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EXPLOREMY LIBRARY
Digital Camera World

Digital Camera World May 2021

Digital Camera is the definitive guide to digital SLR photography and will show you how to improve any digital photo. It’s packed with practical photography advice and Photoshop tutorials to help you become a better digital photographer. With buying advice to help you choose the DSLR, compact system camera, lens, tripod, printer, or camera bag that’s right for you, it covers all DSLRs including Canon EOS/Rebel and Nikon systems. The perfect title for both amateur and pro photographers

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Country:
United Kingdom
Language:
English
Publisher:
Future Publishing Ltd
Frequency:
Monthly
$6.99
$59.99
13 Issues

in this issue

4 min
4 send us your shots and star in our photo gallery

1 ‘Setting Suns’ by Alan Orr “This shot was taken in New York State’s Hudson Valley on a grey and dreary day. ‘If only there was a nice sky behind the field,’ I thought to myself while setting up – and eventually the sky co-operated.” Digital Camera says: Probably one of the nicest ‘grey and dreary’ images you’ll ever shoot, Alan. Fabulous use of foreground, and a beautiful sky to match. 2 ‘Getting Way Too Big For My Boots’ by Lauren Goodwin “Here’s a photograph I took of my daughter on my Nikon D3300. The third lockdown has inspired me to learn how to take photos in Manual exposure mode, and to learn how to use Photoshop.” Digital Camera says: You certainly put lockdown to good use, Lauren. This is a well-observed scene and you…

2 min
reader offer! free lowepro tahoe bp 150 backpack!

FREE camera bag wor th £66.95! Get this great Lowepro camera bag by subscribing today at: www.magazinesdirect.com/dcm/tahoe150 or call 0330 333 1113 and quote ‘93AY’ Make sure you use this URL or quote the code on the phone: other offers are available that do not include the backpack gift * Offer closes 30 June 2021. Offer open to new UK subscribers only. Pricing is guaranteed for the first 12 months and we will notify you in advance of any price changes. Please allow up to six weeks for delivery of your first subscription issue (up to eight weeks overseas). Your gift will be delivered separately within 60 days after your first payment has cleared. Gifts only available to subscribers on the UK mainland. Gift not available with a digital subscription. The full subscription…

1 min
time-lapse 1 create a simple movie in-camera

We are going to make a basic time-lapse movie of some flowers wilting. This tutorial will be shot in the time-lapse photography mode with interval timer shooting: this produces a QuickTime movie in-camera, skipping the post-production process, so you can quickly post it onto social media. This technique uses Aperture Priority to keep images consistent, and enables you to review your video on the back of the camera. I shot this movie over a period of four hours. Pros • Instant movie• Basic set-up Cons • Not the best quality; power hungry 1 Set up your camera Set your exposure mode to Aperture Priority. Turn on Auto ISO and Auto White Balance. Turn off all picture control settings such as D-Lighting and Vignetting. This keeps the exposure consistent between frames. Once your settings are all established, you…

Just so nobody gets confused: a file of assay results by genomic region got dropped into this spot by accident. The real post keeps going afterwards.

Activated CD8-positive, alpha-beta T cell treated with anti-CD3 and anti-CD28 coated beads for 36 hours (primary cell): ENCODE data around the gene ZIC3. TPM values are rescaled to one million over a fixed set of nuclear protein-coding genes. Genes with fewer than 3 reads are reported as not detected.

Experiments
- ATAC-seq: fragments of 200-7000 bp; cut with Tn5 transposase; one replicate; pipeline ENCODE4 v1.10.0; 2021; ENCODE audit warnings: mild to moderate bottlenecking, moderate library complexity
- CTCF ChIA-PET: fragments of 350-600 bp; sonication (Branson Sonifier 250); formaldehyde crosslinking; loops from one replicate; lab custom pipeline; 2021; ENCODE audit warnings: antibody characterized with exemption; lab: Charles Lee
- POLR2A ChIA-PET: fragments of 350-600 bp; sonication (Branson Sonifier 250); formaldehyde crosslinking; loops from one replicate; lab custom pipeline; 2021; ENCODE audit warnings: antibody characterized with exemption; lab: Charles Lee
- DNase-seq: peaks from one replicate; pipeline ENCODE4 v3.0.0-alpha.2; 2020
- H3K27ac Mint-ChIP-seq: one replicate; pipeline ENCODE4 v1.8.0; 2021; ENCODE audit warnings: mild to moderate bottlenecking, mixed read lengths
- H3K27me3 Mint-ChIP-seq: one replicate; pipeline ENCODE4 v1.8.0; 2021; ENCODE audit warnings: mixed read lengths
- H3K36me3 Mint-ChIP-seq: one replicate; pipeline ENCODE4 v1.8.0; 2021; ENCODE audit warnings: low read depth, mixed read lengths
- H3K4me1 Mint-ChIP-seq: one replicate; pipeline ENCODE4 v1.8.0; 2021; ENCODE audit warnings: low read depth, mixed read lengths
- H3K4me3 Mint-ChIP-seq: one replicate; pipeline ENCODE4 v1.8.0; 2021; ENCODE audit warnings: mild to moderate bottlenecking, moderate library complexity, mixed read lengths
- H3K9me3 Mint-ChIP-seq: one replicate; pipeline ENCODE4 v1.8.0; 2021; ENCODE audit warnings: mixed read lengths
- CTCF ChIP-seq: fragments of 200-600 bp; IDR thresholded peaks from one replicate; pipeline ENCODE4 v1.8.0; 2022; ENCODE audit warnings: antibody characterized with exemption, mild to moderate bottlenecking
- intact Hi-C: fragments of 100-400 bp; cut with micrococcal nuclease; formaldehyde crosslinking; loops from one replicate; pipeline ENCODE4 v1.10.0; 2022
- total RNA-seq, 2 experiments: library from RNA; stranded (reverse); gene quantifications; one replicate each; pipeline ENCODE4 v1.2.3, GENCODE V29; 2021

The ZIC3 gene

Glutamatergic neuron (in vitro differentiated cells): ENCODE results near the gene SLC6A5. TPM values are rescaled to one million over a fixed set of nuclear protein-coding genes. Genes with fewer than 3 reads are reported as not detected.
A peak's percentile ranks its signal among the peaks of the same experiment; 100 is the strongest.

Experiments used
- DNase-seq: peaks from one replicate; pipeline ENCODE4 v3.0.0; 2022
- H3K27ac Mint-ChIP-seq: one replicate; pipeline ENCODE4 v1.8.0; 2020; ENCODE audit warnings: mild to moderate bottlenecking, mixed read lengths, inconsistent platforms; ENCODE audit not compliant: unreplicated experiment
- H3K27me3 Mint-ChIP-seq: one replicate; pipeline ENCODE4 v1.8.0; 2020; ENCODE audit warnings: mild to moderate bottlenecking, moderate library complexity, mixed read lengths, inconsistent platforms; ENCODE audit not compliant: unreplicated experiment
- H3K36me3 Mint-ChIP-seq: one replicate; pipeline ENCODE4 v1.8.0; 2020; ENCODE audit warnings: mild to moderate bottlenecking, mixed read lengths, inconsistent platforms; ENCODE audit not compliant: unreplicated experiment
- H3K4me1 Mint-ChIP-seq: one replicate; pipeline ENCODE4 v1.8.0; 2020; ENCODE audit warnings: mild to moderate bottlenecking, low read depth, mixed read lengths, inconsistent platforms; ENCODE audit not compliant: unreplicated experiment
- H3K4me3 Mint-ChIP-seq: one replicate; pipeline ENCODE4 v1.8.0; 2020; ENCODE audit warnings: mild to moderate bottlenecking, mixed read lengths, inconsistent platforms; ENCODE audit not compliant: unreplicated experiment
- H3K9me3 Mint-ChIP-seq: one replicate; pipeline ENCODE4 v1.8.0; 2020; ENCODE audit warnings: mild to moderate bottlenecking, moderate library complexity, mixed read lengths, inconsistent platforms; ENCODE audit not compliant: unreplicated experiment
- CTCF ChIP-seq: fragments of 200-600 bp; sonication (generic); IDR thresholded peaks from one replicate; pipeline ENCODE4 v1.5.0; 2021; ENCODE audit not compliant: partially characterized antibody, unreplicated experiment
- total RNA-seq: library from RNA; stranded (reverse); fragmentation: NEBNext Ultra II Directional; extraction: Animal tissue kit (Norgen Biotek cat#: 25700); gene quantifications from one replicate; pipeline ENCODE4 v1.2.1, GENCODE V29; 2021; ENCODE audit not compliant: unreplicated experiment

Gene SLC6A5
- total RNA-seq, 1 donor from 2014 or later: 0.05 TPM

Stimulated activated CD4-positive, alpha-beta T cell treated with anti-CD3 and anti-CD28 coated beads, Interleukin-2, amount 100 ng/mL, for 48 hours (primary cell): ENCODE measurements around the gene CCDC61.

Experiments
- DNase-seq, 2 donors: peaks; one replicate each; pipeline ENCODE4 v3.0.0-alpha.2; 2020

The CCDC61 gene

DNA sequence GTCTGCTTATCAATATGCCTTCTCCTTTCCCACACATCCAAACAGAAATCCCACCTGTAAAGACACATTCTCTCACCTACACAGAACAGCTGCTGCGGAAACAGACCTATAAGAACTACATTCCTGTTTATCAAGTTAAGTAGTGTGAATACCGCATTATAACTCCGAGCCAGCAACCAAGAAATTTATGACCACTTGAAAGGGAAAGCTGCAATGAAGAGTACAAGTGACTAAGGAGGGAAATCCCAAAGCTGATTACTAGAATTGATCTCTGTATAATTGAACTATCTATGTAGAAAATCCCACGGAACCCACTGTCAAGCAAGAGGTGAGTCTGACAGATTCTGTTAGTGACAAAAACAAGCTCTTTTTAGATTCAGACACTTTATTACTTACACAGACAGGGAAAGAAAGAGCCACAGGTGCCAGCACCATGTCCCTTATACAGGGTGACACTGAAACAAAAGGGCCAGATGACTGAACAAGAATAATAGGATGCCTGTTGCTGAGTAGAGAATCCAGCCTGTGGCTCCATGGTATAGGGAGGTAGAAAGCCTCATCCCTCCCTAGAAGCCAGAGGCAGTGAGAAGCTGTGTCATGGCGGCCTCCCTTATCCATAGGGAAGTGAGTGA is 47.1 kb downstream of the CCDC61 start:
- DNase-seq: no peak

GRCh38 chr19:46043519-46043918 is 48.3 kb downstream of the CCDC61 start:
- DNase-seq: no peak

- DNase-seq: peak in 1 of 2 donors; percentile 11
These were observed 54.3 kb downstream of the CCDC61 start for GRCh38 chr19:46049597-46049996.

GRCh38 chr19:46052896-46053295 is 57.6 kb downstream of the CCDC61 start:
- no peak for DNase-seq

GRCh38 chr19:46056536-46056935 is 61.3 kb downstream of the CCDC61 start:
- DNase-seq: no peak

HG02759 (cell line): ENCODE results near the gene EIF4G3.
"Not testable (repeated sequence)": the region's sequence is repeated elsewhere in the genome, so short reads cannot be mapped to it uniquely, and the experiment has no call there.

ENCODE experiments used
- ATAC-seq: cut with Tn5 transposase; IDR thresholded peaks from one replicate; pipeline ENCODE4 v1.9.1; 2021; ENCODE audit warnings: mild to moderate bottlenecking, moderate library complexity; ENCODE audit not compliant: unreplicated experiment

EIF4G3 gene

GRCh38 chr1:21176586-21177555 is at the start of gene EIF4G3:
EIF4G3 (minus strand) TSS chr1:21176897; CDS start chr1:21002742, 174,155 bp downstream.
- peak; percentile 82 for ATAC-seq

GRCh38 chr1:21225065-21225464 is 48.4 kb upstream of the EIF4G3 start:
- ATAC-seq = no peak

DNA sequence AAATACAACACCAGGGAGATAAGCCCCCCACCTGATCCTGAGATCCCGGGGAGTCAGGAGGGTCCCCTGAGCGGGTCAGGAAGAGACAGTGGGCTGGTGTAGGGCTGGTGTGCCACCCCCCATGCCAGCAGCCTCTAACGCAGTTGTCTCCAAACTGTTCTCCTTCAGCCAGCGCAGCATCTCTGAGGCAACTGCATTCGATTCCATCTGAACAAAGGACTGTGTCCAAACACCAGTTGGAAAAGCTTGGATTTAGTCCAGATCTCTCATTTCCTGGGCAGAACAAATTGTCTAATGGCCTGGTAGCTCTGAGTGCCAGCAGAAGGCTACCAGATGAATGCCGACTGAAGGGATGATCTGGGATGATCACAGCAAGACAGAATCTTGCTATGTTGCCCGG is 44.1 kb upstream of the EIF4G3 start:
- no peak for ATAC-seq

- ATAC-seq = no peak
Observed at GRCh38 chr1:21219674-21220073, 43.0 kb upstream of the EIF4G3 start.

1 min
three ways to pick out unique moments of daily life

BE ALERT Keep your eyes and mind open to sights that are novel or interesting. You never know when a child will paddle down the river next to you in a washing-up tub, for example – it’s not something you see every day. BE READY If you’re planning to take pictures, keep your camera switched on, in standby mode. The moments it takes to flick a switch and wait for your camera to come to life can be the difference between getting a photo or not. GO HIGH Not all street photography needs to be at ground level. Use roofs, balconies, hotel windows or other heights to get a different vantage point. You could also use a drone, if you have one (and if it’s allowed).…

1 min
moving camera or moving subject?

To create motion blur you obviously need a moving element. That can be either the subject or your camera, or a combination of both. If you’re moving the camera to track a moving subject, try to pan the camera smoothly so that the motion blur ‘streaks’ in one direction: this enhances the sense of speed. Using an image-stabilised lens or camera that can detect panning will help to stabilise the camera for movement in the opposite plane – so it will reduce vertical camera shake if you’re panning left to right, for example. This feature can also be useful when you’re shooting stationary subjects, such as the forest scene on the right here. Minimising the side-to-side movement meant that the trunks stayed well defined. Finally, there’s the option of keeping the camera…

1 min
which mode?

As well as the speed and direction of movement, the choice of shutter speed is crucial to determining how much motion blur you’ll record. This is why Shutter Priority (marked as Time Value or Tv on some cameras) makes a good mode to work in when you’re experimenting with this technique. It allows you to dial in a specific shutter speed, with the camera selecting an appropriate aperture (and ISO if this is set to Auto) to give what it determines is the correct overall exposure. Manual mode is even better for critical work: you get to lock in all three exposure settings, making it easier to fine-tune the level of brightness.…